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Curtis B.
Curtis B., Technician
Category: Construction and Road Equipment
Satisfied Customers: 989
Experience:  Technican turned service manager with multiple lines of equipment and rental units.
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My bobcat escavator 335 keeps blowing the fuel seloniod

Customer Question

My bobcat escavator 335 keeps blowing the fuel seloniod fuse. I put a new selonid in it and still wont start
Submitted: 1 year ago.
Category: Construction and Road Equipment
Expert:  Fieldtech59 replied 1 year ago.
Is it blowing fuse #4 for the fuel solenoid? Still blowing it after you've installed a new fuel solenoid? Do you hear three short beeps from the alarm when this happens?
Customer: replied 1 year ago.
No and no
Customer: replied 1 year ago.
No
Expert:  Fieldtech59 replied 1 year ago.
Wait, what? If it's not blowing the fuse for the fuel solenoid (relay), then which fuse is it blowing?
Expert:  Fieldtech59 replied 1 year ago.
Crap, I'm sorry, my mistake, fuse #8 for FUEL, no?
Customer: replied 1 year ago.
Fuel selenium blows I don't no what number it is
Customer: replied 1 year ago.
As I said the fuse for fuel selenium is the fu see that blows as soon as you touch start button
Customer: replied 1 year ago.
Do you have any idea I'm stumped
Expert:  Fieldtech59 replied 1 year ago.
Stand by, I'm typing some info I hope will help you.
Expert:  Fieldtech59 replied 1 year ago.
Ok, of course I don't know exactly which series 335 you have, so I can't make comments that are specific, rather general Bobcat stuff. When you take that cover off of the fuse box, unless someone has removed it, there should be a decal on the inside of that cover that describes each fuse, the fuse number, and what the fuse powers, also ID's the relays in the fuse box. Now, the Bobcat fuel solenoid. It has two separate windings inside it. One winding, hold, is a magnetic winding to "hold" the solenoid engaged when it's powered up. However, the hold winding doesn't have enough magnetic strength to "pull" the solenoid in. That's where the second winding comes into play, the "pull" winding. The trick to the pull winding is it can only be powered up for a few seconds, any more than that it will smoke the solenoid. Depending on the model series, the solenoid will have either two wires (red for hold, white for pull, and grounds through the solenoid case), or it will have three wires (red for hold, white for pull, and black for ground). Now here's how it works. When you power up ignition you're sending an input to the main controller (ECU) to power up the fuel solenoid. The ECU then does two things; 1) it sends voltage directly to the red wire (hold) on the solenoid, and 2) it sends power to the fuel relay inside the fuse box. The relay trips, this sends battery power via fuse #8 to the white (pull) wire on the solenoid. After a few seconds, the ECU takes power away from the fuel relay, relay disconnects fuse 8 from the solenoid. If you're blowing fuse #8 FUEL, there's something wrong in that circuit, it's not a problem with the ECU, the problem is either with the relay (never really seen one short out inside and do this though, but I suppose it's possible), or a dead short to ground in the wire that runs from Fuel Relay to the white wire on the solenoid, or there is a fault with the solenoid. Yes, I understand you put a new one on, just saying don't discount that it can still be the problem. If you are blowing fuse 8, first, pull the Fuel relay out of its socket. Now power up the ignition and see if it blows the fuse, it shouldn't. If it doesn't, turn off ignition, put relay back in socket, disconnect the plug at the fuel solenoid. Now try it again, power up and see if fuse blows. If it does, you have a short in the wire going from relay to solenoid. Work your way through this and let me know what you find.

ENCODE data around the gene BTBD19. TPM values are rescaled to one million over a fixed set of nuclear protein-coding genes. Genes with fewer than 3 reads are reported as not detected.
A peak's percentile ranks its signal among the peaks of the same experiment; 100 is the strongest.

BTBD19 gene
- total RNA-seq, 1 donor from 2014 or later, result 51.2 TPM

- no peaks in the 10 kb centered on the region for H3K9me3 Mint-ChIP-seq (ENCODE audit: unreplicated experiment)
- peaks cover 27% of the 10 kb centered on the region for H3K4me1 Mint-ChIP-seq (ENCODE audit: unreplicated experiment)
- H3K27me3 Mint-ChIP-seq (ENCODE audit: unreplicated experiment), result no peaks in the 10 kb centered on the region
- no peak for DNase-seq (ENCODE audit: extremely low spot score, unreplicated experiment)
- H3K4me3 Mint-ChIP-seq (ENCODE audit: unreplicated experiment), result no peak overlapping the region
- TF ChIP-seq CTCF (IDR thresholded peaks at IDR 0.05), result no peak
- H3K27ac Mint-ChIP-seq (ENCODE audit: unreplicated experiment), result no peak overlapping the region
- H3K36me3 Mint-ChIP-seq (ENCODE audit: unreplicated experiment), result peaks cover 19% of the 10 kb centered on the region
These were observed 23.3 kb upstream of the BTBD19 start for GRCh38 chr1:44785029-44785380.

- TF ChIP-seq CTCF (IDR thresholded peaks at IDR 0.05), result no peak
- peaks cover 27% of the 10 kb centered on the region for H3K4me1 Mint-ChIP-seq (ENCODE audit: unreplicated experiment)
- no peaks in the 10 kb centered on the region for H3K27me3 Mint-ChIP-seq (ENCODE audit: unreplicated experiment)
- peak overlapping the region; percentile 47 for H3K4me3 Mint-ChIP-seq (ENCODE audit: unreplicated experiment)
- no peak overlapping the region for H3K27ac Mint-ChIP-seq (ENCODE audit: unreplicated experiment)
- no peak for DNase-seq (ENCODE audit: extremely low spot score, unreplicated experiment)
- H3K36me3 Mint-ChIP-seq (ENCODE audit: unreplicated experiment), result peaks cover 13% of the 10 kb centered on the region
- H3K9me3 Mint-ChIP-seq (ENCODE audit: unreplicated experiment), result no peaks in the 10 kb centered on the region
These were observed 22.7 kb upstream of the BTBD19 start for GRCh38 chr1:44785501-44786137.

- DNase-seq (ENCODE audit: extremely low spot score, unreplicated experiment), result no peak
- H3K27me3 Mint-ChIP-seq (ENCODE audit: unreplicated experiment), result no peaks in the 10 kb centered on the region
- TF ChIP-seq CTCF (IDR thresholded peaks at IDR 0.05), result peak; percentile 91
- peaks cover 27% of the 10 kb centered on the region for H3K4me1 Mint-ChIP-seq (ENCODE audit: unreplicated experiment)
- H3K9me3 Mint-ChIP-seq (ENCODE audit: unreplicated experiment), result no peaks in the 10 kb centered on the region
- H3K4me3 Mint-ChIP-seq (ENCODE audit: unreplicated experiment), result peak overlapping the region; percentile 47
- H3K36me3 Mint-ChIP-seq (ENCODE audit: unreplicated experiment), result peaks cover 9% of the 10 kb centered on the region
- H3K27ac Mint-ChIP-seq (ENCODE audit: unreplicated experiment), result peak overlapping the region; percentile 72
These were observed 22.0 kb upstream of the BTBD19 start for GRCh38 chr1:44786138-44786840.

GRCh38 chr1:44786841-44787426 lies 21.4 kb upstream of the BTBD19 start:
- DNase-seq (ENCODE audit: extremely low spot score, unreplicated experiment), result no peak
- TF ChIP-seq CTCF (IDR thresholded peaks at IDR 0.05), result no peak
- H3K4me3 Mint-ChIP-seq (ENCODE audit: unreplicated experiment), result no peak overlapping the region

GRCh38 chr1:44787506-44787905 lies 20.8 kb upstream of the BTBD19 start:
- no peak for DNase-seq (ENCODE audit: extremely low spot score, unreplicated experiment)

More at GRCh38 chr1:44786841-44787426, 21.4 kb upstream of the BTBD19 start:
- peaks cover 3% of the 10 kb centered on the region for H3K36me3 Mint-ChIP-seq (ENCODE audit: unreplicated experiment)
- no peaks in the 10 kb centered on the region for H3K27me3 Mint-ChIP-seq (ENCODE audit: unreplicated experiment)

Expert:  Fieldtech59 replied 1 year ago.
I don't have the manual on the 335 here on my home computer, but I pulled a pic of the fuse box from a 334, I'm hoping it's pretty much the same as yours. >
Expert:  Fieldtech59 replied 1 year ago.
One thing that might happen depending on the programming of the ECU, on later models, if you disconnect the harness plug at the solenoid and power up the ignition, the ECU see's a problem and won't power up that circuit, makes it so you can't test voltage on the wire going from relay to the white wire on solenoid. In that case, you simply test the wire with an Ohm meter. Pull the Fuel relay from its socket, disconnect the harness plug at the solenoid. Now, stick the probe on your Ohm meter is terminal 87 of the relay, that's the terminal that goes to the white wire at solenoid. If it lights up your Ohm meter when you do this, with the harness disconnected at the fuel solenoid, you have a dead short to ground on that wire. See attachment for location of terminal 87 of relay socket. >
Expert:  Fieldtech59 replied 1 year ago.
BTW, I rejected your request for a phone call for two reasons, 1) I'm on Eastern Time, gotta hit the rack soon and wanted to get this info to you as quick as I could, and 2) as you can see with the attached pics, kinda hard to describe some of this stuff on the phone. Gotta go to Olin Chem tomorrow to work on a machine, prolly be there the whole day, I'll check back in tomorrow eve to see how we're doing.
Expert:  Fieldtech59 replied 1 year ago.
Any news from today?

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